Your period can cause stress, and stress can affect your period. Escape this cycle by getting your cycle on track with a few tips and tricks.
When that time of the month comes around, it can be stressful. An early, delayed, or missed period can cause pregnancy scares or just general frustration.
Most of us know when to expect our period, so when we encounter some irregularity, it can create a bit of a panic. Ironically, the reason for an irregular period is often stress.
In some way or another, we all experience stress. It manifests in different ways for each of us, but the bottom line is everyone has moments with high levels of stress or anxiety.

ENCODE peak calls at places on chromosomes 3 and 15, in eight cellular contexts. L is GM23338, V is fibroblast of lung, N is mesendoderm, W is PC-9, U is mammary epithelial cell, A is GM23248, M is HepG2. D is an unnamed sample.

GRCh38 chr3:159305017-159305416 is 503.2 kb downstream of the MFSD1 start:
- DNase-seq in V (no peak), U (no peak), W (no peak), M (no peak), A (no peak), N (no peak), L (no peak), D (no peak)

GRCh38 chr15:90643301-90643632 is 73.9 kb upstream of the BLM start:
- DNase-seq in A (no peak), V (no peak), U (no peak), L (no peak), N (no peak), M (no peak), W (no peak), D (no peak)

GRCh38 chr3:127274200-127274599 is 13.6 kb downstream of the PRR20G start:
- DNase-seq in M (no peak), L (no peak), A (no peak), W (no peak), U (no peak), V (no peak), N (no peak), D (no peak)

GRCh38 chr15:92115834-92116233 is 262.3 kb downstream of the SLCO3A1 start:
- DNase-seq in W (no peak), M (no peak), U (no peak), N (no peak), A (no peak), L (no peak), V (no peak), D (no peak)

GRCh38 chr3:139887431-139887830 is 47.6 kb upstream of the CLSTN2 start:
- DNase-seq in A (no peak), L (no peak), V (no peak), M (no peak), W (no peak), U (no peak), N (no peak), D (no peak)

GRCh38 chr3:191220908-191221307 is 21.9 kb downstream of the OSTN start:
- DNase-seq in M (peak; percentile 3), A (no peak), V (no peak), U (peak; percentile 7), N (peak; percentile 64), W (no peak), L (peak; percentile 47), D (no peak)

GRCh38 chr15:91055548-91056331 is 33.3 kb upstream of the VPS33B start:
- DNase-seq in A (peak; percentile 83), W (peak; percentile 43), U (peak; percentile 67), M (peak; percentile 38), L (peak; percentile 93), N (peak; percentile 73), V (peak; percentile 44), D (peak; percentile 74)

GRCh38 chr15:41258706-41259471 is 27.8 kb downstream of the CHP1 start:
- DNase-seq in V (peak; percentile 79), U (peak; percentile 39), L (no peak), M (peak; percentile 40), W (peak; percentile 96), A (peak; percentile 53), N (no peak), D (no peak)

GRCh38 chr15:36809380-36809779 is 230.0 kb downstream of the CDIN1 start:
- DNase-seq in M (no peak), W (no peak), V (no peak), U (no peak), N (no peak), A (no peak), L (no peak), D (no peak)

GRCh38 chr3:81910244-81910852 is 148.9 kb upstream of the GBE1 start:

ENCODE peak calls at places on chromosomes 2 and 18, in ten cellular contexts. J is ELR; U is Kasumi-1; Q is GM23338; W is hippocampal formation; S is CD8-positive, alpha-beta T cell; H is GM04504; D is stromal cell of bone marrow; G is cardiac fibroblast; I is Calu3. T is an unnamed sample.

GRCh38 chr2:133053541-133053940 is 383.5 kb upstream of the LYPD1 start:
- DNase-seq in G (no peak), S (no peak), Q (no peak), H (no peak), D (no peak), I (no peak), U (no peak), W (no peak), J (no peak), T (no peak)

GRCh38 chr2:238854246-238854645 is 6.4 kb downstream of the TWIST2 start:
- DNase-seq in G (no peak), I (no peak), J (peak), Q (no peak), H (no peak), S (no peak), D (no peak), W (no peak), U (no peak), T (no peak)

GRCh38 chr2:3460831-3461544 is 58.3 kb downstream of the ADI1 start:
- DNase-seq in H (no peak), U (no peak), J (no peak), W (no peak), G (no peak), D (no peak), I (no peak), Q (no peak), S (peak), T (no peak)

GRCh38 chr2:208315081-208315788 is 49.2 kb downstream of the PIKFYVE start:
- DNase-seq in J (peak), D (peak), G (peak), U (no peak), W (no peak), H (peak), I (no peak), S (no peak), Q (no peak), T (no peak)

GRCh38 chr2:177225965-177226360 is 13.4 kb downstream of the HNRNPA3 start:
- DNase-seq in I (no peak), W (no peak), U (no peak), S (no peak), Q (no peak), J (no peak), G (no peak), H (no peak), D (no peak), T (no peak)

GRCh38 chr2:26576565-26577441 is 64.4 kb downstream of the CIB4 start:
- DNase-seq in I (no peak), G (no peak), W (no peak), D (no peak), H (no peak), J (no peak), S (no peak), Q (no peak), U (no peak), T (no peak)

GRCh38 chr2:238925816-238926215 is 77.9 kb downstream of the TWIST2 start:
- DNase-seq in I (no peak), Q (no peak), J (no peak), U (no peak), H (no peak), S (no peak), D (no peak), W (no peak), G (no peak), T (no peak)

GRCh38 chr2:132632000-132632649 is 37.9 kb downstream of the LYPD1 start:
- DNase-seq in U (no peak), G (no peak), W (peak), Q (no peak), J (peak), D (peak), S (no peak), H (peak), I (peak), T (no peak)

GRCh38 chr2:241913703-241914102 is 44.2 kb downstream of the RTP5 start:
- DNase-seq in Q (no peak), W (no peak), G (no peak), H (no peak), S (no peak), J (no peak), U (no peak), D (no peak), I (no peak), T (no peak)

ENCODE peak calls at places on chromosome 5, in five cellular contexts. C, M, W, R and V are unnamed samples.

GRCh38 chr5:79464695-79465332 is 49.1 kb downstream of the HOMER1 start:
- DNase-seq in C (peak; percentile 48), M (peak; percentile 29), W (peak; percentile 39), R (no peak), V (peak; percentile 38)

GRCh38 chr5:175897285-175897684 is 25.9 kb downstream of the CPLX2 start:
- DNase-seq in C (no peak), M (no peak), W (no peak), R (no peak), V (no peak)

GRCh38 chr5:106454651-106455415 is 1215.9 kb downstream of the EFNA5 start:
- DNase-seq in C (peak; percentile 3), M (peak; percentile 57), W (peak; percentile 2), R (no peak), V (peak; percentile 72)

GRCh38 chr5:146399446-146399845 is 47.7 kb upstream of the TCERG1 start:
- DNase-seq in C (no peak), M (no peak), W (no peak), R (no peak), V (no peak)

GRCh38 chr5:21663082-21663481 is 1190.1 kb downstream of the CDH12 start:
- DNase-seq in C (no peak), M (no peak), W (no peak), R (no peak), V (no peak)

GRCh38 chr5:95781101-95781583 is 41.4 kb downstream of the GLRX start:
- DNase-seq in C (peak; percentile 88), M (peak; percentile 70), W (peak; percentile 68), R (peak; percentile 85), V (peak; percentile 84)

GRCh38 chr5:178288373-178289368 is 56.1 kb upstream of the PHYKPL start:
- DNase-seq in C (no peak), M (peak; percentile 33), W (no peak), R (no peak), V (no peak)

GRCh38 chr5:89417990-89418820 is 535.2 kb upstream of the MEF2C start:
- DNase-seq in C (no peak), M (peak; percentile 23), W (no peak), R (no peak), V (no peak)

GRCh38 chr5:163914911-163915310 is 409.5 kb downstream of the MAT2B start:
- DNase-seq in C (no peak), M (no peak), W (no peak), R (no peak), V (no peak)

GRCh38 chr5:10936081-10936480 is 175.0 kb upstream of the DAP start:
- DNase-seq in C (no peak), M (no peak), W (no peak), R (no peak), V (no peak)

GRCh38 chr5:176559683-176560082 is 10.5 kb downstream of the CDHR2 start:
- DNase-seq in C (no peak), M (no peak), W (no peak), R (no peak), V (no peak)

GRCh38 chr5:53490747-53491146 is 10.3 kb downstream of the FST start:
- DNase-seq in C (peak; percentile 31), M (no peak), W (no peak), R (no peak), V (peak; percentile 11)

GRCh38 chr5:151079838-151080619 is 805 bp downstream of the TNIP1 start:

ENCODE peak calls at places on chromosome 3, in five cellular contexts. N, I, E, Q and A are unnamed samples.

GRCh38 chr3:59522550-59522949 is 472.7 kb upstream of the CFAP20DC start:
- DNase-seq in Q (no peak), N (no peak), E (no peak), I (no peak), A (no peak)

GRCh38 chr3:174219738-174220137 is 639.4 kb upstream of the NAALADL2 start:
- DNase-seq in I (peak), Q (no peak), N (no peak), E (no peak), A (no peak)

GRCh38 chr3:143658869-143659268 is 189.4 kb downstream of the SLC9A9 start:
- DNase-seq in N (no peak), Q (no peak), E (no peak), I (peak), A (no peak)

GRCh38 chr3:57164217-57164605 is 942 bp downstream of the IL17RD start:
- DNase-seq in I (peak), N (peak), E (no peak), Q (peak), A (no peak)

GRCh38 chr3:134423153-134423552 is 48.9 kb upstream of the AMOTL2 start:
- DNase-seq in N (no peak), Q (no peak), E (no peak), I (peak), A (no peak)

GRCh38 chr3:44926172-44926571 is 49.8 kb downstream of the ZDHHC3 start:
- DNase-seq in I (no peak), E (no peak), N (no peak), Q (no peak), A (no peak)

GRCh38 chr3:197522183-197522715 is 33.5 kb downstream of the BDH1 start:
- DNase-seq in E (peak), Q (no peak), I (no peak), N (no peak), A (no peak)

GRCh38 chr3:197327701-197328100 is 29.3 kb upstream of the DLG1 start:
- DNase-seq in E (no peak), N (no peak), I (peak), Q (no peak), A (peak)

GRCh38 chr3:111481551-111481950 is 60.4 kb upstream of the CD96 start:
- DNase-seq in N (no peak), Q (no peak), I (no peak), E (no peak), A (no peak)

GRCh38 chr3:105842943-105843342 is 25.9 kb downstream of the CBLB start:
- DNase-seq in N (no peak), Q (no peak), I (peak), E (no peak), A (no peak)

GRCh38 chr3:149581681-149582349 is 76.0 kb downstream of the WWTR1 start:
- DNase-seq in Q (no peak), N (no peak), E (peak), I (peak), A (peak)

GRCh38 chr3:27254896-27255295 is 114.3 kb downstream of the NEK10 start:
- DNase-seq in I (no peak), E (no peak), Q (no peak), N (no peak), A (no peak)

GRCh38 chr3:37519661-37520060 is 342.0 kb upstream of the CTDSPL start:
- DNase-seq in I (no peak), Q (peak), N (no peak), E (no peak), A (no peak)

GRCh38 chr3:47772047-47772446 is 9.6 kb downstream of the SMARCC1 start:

Sometimes it’s caused by a tough week at work, something in your personal life, or the anxious anticipation of your period. Although stress can seem like a vague concept that we just have to deal with, it can seriously impact your mind and body.
One of the effects of stress on the body is changes in menstruation. For those of us with female reproductive systems, it's important to understand the two-way relationship between stress and periods.
Here at The Good Patch, we know how much that time of the month can weigh on both your body and mind. To help you cope, we’ve specially crafted the following guide to dealing with stress and periods.
As you follow along, keep in mind that everyone’s period varies in duration; if you have any major concerns, please contact your healthcare provider or gynecologist ASAP!
What Exactly Is Stress?
First of all, stress is totally normal! We cannot emphasize enough that feeling stressed out is an incredibly common reaction to often unexpected changes in our situations and environments. It shows up as physical, emotional, or psychological strain.